Philippe J. Fournier: The latest round of polls suggests that the Conservatives are being brought down by an unpopular leader, putting the Liberals in solid majority territory.
In what was probably the last round of federal polls until the summer break (and maybe until the car is written in August?), Recent figures have shown that the Conservative Party of Canada and its leader Erin O’Toole lag further behind the government. Liberals. In the second half of June (see full list here), several polling companies have measured that the LPC leads the Conservatives by double digits nationally, namely Mainstreet Research, Abacus facts, Ipsosand Nanos Research (data paywalled here). Research Co. measures the advantage of the Liberals by 8 points, while Leger sees a closer race with a four point gap between the LPC and the CPC.
In the latest federal survey of Ipsos / Global NewsThe CCP’s support from coast to coast dropped to a paltry 26 percent, including a dismal 27 percent in Ontario and 23 percent in British Columbia (behind the Liberals and the NDP in the province). In Alberta, where Andrew Scheer’s CPC won 33 of 34 seats with 69 percent of the vote in 2019, Ipsos measures CPC support at just 38 percent. While these subsample data may be somewhat outliers, survey after survey has shown that the CPC has lost ground in Alberta compared to 2019 (see data here).
When breaking down the Ipsos results by demographics, we note that Liberals are leading among both male and female voters, as well as across all age groups. Among male voters, the Liberal Party leads the CCP by seven points (36 to 29 percent). Among female voters, Liberals hold a 15-point advantage over the NDP (40 to 25 percent), with the CCP in third place two points behind the NDP (technically a statistical tie for a distant second).
However, even more concerning to Conservatives in the latest Ipsos poll was the breakdown by age group. Among voters 55 and older, a demographic the CCP generally performs well with, liberals have an 11-point advantage over conservatives. Readers need not be reminded that, should the CCP lose older voters by such a margin at the polls this fall, the Liberals could potentially secure a decisive majority, one that would dwarf the LPC’s victory in 2015.
Liberals also lead the 35-54 age group by 13 points above Conservatives. Among younger voters (18-34 years old), Liberals have an 8-point advantage over the NDP (37-29 percent), and Conservatives fall to a distant third (20 percent).
Of course, voting intentions alone don’t tell the whole story. On Abacus factsAccording to the latest federal poll released last week, only 19 percent of Canadian voters had a positive impression of CCP leader Erin O’Toole. O’Toole’s net rating (positive impression minus negative impression) was measured at minus 21, by far the worst score among federal leaders. For the sake of comparison, Justin Trudeau placed a rating of minus 3, while Jagmeet Singh led the field with a rating of plus 9.
In early June, the Angus Reid Institute (ARI) had measured similar ratings of federal leaders. The ARI poll showed that 56 percent of Canadian voters had an unfavorable opinion of Erin O’Toole, against 28 percent who had a favorable opinion of the CCP leader, a net rating of minus-28. Research Co. it also ranked O’Toole with the worst approval numbers among federal leaders with an approval rating of minus-11.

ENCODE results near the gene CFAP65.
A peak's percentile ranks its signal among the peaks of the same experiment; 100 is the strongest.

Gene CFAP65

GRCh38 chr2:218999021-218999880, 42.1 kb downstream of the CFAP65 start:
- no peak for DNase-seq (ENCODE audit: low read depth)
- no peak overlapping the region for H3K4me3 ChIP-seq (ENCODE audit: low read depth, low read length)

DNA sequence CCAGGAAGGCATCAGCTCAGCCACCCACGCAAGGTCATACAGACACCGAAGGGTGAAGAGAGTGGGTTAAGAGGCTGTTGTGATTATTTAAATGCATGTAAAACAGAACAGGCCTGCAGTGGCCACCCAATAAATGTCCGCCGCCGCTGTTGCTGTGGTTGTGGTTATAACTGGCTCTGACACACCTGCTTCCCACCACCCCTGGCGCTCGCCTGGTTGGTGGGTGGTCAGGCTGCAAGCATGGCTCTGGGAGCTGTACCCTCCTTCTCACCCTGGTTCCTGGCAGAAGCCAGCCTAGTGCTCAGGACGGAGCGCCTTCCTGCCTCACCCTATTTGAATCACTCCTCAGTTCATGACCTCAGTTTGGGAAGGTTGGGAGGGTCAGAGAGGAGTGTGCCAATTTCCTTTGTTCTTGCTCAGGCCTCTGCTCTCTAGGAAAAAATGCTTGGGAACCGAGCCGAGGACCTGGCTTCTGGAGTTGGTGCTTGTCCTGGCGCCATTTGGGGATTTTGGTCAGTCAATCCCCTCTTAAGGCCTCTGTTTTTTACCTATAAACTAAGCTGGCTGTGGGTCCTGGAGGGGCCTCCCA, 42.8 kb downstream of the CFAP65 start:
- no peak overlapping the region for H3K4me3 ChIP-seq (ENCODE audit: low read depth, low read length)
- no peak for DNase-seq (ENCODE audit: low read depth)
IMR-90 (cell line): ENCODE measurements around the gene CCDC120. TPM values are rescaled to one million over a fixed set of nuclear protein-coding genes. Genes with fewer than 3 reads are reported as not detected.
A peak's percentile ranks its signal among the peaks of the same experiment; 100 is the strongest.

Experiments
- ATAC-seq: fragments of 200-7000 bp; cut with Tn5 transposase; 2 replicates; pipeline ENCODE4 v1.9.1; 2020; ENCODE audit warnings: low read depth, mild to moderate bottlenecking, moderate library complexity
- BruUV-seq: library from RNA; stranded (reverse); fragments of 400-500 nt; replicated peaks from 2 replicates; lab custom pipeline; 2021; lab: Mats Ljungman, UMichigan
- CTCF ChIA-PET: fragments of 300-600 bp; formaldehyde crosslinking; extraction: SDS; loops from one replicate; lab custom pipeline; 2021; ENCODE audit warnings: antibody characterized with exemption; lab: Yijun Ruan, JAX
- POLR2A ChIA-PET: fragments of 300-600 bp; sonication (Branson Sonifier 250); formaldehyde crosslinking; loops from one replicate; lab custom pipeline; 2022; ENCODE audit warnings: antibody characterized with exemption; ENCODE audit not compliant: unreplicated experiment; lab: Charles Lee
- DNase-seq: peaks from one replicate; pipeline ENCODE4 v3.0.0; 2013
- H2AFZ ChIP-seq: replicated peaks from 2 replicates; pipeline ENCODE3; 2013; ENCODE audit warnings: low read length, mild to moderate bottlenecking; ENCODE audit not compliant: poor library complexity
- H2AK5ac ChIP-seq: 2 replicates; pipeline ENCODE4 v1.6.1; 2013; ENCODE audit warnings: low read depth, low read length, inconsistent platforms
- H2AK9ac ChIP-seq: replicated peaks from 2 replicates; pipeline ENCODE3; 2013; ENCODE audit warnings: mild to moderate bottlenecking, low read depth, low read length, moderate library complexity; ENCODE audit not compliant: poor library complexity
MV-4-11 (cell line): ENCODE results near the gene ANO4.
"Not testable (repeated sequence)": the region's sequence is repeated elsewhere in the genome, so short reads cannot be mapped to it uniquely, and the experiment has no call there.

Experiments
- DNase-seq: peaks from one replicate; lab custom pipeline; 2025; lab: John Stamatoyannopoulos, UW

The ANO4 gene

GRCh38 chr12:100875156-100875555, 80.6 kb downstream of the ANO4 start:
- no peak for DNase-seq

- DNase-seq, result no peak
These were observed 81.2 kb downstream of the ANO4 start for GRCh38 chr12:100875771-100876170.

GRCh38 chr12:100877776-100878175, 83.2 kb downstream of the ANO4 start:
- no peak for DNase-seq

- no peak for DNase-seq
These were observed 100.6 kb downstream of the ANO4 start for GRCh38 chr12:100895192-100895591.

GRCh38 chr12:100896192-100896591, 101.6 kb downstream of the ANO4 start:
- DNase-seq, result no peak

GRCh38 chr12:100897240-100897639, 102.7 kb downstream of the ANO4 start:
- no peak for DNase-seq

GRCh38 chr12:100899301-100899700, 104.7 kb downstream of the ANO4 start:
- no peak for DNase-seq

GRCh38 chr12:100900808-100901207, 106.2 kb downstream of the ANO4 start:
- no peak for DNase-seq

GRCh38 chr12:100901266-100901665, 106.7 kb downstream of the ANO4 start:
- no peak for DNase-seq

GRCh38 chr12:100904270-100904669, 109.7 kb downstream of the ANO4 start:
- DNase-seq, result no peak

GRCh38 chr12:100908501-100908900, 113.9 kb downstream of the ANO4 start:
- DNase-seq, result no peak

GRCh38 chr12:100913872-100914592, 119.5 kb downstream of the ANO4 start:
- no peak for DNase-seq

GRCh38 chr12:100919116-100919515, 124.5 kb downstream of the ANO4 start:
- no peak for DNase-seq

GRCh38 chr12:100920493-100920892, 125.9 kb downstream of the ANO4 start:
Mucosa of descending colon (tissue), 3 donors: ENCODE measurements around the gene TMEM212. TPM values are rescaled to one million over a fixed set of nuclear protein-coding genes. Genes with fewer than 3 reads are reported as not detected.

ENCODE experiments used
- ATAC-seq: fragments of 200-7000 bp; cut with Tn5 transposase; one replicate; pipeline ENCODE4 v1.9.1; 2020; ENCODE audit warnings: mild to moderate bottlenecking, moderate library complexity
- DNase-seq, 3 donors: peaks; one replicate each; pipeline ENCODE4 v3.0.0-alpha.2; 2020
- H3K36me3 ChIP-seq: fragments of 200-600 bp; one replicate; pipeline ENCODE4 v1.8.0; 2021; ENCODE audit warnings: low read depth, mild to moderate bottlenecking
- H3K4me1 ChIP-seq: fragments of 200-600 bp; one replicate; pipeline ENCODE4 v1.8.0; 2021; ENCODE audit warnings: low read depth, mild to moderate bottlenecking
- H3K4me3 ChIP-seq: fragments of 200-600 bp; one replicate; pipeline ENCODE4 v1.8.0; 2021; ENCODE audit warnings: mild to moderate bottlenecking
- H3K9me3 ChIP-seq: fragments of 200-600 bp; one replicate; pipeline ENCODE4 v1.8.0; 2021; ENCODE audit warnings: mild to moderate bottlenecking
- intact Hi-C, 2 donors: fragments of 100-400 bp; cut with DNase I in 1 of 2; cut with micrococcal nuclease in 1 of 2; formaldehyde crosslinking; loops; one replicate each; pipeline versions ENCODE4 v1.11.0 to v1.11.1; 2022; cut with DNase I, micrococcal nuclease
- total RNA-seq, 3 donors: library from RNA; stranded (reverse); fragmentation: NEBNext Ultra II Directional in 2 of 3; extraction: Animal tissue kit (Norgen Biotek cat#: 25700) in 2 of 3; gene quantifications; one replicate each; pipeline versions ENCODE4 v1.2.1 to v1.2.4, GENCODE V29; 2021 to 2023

Does this mean that the writing is on the wall for conservatives? Of course not. A lot can happen this summer and the chances of liberals tripping over their own shoelaces should not be underestimated. However, a party whose leader has significantly worse numbers than a sitting prime minister must be seen as a serious loser when launching an election campaign. What all these figures from various sources suggest is that the CPC brand is still far more popular than its own leader, and that, in fact, O’Toole may be pulling his party down.
When looking at federal polls since the 2015 elections, a general rule of thumb was that the CCP enjoys a hard floor of 30 percent of national support, a floor higher than any other party at the federal level, including liberals. However, in 11 federal polls conducted in June, CPC support was measured between 26 and 30 percent.
In fact, in the last month, the 30 percent mark has been the the ceiling, not your floor.
However, in the aggregate, the main difference between the current figures and the 2019 electoral results is not in Ontario or Quebec, but in Alberta and the Prairie Provinces. If Erin O’Toole loses, say, 20 points in Alberta compared to Andrew Scheer’s results in 2019, it would not make a significant difference to the overall seat count (the Liberal Party could expect to win two or three urban seats in the province ). However, and this is what the CCP leader said during the leadership race, O’Toole was supposed to boost CCP support in central Canada. It has not happened.
As we enter the summer hiatus with an autumn election looming on the horizon, all of these data suggest that perhaps Jagmeet Singh and Yves-François Blanchet are standing in the way of a second Trudeau majority, not O ‘Toole.
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